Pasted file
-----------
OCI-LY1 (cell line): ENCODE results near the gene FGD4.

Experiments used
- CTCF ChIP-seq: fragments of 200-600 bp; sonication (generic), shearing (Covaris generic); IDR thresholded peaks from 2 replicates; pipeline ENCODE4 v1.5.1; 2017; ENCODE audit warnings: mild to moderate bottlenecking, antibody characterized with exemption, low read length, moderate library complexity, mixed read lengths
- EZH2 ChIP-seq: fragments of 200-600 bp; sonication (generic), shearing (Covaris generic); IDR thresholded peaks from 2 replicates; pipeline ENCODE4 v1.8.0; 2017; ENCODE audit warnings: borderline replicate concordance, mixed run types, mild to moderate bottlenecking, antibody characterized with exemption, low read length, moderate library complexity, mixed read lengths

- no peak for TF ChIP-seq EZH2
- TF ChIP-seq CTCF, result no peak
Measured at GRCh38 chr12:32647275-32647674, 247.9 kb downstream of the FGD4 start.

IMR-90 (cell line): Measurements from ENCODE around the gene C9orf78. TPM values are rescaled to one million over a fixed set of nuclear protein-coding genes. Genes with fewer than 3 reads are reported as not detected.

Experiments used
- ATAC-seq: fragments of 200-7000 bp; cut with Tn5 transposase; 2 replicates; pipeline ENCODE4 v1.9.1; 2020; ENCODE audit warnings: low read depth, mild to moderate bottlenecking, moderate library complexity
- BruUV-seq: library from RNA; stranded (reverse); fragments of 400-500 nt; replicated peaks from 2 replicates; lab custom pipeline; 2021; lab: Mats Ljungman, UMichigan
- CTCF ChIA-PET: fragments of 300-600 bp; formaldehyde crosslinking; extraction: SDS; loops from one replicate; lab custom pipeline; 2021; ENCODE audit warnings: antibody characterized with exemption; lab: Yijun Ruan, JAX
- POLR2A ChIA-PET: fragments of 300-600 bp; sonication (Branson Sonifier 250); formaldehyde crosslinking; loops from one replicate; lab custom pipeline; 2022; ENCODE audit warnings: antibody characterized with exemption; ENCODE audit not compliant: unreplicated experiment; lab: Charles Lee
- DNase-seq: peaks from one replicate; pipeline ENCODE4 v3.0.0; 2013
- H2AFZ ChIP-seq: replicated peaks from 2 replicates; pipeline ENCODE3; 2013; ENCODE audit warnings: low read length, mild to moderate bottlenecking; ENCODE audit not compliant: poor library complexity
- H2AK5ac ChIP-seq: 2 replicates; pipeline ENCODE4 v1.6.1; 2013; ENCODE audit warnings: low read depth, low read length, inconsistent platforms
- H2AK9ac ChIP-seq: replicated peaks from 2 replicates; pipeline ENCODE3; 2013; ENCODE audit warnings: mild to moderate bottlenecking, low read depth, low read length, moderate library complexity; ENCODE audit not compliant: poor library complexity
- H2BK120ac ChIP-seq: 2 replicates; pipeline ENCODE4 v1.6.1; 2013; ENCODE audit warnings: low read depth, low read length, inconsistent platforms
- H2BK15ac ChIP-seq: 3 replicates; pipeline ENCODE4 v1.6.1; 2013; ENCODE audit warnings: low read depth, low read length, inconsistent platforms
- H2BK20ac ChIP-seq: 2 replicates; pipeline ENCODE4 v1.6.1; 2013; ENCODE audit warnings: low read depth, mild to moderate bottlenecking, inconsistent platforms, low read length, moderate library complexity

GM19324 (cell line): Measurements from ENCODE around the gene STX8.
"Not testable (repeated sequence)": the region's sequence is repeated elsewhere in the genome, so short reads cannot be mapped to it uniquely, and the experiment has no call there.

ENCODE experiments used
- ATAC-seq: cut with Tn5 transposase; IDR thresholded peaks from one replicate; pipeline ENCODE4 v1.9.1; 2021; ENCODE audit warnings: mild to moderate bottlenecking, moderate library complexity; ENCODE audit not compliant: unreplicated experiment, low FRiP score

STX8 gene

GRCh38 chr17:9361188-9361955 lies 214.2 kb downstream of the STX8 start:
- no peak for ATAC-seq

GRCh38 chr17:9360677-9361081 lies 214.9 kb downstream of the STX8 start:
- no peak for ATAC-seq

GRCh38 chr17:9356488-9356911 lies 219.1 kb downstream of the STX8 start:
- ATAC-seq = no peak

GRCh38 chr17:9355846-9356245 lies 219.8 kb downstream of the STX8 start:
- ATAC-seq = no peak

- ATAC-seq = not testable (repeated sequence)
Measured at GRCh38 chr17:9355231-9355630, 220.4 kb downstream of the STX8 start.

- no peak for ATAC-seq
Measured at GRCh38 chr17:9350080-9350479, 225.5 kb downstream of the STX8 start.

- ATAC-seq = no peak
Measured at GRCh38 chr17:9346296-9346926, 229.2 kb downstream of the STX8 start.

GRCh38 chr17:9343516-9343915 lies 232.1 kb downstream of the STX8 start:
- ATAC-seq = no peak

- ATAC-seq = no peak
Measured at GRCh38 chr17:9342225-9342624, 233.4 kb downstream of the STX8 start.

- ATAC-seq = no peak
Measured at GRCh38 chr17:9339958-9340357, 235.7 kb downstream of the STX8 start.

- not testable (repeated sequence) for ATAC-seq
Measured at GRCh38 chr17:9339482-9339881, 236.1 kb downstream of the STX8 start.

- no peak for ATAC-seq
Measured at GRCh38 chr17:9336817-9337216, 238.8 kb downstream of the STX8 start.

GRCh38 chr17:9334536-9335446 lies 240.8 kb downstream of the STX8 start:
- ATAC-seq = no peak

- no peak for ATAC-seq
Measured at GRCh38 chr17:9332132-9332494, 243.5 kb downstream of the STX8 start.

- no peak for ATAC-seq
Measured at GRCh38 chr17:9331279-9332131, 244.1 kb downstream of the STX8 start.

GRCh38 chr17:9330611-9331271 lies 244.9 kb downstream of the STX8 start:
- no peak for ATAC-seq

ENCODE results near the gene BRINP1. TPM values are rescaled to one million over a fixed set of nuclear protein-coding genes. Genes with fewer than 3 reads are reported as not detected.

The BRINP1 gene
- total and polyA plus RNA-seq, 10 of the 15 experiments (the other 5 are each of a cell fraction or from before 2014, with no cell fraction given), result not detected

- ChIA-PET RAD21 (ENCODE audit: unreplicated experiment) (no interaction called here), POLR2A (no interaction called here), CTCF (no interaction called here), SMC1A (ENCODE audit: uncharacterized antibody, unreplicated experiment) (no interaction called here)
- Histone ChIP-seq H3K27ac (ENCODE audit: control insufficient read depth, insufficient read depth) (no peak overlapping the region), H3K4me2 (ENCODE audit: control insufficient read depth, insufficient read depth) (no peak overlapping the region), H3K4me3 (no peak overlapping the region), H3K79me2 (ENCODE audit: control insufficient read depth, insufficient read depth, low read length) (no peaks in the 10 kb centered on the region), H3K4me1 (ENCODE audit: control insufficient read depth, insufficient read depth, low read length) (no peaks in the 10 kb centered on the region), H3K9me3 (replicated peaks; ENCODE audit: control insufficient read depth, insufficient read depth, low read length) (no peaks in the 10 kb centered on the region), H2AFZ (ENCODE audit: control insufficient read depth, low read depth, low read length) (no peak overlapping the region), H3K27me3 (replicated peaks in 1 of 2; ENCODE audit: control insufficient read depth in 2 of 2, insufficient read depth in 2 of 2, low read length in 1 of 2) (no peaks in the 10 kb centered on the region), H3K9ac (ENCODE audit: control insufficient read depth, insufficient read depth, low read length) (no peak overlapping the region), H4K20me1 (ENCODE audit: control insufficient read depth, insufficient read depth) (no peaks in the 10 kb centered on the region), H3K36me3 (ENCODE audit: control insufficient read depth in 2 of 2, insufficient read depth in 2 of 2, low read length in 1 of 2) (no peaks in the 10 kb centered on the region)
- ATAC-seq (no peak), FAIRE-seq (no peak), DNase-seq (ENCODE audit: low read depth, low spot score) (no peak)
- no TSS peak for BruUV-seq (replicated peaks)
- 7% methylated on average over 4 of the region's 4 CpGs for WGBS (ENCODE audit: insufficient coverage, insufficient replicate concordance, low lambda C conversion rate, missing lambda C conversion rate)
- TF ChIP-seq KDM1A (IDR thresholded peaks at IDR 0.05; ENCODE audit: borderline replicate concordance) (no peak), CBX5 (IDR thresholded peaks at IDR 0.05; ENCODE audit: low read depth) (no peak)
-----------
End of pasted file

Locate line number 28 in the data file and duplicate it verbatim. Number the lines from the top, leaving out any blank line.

GRCh38 chr17:9360677-9361081 lies 214.9 kb downstream of the STX8 start: